I like blackened fish. I order it from time to time. And about 90 percent of the time it comes to me orange. Not black. That frustrates me. “Blackening” refers to a coating of herbs and spices that turn black in a very hot cast-iron skillet. It’s a Cajun preparation, credited largely to famous chef Paul Prudhomme.
Since it’s Cajun, some people think they can dust their fish with a Cajun spice mix and call it “blackened.” But it’s not blackened. It’s not even black. It’s orange. If that’s what I wanted, I would have asked for my fish to be oranged.
I happen to like Cajun spice, so I don’t protest. But the English minor in me is offended when words are misused so consistently that we begin to accept and even anticipate the incorrect usage of them. (Don’t get me started on “literally.”)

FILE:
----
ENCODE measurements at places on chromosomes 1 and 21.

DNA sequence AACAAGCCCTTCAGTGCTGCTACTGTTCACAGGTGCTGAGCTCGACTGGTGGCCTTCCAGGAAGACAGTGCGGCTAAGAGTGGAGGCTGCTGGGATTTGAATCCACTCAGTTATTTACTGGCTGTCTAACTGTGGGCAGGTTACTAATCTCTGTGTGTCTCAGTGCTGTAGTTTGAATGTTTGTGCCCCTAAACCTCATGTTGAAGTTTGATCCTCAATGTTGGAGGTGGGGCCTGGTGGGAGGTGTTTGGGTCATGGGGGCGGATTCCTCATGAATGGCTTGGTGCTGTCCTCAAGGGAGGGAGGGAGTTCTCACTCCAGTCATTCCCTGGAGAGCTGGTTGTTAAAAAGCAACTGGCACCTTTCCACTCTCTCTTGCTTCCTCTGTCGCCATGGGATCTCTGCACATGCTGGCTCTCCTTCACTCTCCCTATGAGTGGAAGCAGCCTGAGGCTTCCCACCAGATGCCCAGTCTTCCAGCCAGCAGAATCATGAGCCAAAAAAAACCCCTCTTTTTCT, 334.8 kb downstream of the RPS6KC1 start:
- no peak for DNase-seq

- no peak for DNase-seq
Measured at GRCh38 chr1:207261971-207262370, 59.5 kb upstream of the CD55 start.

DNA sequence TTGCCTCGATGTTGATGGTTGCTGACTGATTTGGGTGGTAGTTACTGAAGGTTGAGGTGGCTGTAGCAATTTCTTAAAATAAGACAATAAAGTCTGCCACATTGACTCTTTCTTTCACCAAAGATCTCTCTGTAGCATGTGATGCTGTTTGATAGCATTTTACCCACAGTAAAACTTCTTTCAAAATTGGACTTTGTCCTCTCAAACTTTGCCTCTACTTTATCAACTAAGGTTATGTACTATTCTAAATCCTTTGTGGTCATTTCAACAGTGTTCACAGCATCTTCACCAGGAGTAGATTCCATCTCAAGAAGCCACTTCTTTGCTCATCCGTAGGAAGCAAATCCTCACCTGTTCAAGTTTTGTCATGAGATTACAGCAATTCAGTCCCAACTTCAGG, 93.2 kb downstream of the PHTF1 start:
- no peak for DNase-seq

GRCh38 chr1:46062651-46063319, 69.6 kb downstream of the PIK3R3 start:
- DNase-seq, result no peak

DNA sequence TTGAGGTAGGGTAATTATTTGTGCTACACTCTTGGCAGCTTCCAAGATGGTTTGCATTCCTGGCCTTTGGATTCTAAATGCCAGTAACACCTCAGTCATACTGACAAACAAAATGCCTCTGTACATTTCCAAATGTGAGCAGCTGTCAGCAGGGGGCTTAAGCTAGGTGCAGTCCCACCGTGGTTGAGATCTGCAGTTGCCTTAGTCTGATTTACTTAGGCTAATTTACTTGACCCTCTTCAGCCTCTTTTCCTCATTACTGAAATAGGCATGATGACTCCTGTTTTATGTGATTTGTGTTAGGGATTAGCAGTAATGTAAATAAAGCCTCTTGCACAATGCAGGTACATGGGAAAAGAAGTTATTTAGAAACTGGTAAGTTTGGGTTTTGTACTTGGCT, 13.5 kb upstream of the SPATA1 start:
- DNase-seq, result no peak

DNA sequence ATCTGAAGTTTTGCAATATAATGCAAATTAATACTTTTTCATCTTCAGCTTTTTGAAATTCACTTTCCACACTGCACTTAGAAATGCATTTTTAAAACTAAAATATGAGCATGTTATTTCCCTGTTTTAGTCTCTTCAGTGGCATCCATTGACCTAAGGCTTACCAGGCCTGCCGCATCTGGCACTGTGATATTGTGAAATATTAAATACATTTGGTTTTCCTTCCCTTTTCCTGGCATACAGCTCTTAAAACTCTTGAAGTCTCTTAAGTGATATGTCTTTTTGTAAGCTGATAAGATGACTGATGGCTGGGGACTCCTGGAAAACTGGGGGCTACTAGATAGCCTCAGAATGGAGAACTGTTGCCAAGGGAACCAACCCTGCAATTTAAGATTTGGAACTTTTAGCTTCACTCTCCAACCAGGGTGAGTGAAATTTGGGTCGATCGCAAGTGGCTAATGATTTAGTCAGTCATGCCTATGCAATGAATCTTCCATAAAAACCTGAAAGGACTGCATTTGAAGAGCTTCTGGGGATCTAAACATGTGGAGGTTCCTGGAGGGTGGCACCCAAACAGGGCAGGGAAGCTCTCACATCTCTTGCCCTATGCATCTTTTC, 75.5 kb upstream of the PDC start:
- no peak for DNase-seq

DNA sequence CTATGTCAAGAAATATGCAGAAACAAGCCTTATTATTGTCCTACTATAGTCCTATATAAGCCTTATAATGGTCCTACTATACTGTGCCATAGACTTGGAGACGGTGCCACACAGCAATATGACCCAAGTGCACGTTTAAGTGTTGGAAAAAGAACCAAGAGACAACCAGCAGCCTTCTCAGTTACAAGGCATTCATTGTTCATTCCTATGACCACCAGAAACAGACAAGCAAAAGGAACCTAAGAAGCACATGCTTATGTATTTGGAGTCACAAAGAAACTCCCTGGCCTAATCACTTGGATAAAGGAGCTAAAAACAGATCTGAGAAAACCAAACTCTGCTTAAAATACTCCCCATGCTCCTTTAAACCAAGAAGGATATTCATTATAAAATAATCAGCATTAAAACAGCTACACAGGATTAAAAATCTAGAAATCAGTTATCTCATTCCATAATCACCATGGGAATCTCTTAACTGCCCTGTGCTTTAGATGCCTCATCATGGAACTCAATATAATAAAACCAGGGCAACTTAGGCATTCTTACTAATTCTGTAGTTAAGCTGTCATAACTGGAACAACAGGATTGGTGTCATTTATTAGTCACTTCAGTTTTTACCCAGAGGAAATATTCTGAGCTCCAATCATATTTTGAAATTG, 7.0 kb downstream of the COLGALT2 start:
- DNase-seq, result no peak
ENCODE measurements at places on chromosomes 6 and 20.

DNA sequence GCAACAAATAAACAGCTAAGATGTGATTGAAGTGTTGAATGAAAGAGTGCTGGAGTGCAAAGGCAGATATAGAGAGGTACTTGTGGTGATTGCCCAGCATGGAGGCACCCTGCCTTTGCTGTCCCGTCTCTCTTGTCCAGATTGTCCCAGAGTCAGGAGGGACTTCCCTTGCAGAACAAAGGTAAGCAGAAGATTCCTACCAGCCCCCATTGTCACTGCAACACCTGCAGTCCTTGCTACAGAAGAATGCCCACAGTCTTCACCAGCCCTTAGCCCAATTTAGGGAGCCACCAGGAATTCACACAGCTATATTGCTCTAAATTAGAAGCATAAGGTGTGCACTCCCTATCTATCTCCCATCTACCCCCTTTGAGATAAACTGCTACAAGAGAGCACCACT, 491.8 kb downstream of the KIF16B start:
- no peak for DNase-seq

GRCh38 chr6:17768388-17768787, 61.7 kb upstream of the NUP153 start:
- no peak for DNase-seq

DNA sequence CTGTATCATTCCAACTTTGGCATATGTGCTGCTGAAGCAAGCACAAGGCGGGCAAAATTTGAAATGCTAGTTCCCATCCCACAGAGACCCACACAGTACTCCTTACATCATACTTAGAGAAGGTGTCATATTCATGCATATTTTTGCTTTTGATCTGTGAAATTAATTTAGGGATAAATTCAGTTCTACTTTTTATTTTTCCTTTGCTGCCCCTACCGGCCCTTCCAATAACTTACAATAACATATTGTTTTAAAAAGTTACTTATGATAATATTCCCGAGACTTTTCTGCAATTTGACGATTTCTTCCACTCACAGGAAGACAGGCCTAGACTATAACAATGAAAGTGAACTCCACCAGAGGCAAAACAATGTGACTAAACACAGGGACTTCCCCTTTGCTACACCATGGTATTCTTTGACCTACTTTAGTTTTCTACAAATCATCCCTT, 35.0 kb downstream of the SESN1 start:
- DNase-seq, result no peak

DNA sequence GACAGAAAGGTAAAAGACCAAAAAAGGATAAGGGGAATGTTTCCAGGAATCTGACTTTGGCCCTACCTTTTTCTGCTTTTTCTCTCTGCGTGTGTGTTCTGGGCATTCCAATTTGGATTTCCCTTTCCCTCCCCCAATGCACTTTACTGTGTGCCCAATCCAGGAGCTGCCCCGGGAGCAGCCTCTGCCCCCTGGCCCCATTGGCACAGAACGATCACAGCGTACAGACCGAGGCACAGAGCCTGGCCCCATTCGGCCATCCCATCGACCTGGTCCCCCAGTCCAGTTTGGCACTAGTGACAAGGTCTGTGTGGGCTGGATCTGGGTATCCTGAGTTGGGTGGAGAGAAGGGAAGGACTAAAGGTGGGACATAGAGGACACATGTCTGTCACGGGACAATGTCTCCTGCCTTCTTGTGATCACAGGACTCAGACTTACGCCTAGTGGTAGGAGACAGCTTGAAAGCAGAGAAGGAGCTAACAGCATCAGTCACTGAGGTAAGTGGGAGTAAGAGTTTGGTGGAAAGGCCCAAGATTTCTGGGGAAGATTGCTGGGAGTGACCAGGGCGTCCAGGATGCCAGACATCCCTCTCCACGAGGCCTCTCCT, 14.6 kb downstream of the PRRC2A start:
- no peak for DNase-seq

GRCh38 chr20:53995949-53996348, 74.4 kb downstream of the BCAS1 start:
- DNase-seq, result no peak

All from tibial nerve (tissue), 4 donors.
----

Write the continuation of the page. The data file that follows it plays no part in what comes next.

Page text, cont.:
Christian. Obedience. Confession. Heaven. Hell. These are real words, with real definitions assigned by God in His word. The world around us uses them casually because they don’t know any better. But we do. We study the Bible. We accept God’s truth. We have no excuse. And yet we use the world’s definitions as easily as God’s, often without even realizing we are doing it..
Considering what Jesus said in John 12:48 — “the word I spoke is what will judge him in the last day” — I would think we would want to get our definitions straight. At least regarding the words Jesus spoke. Hellfire will have much more of an effect than any oven of men will.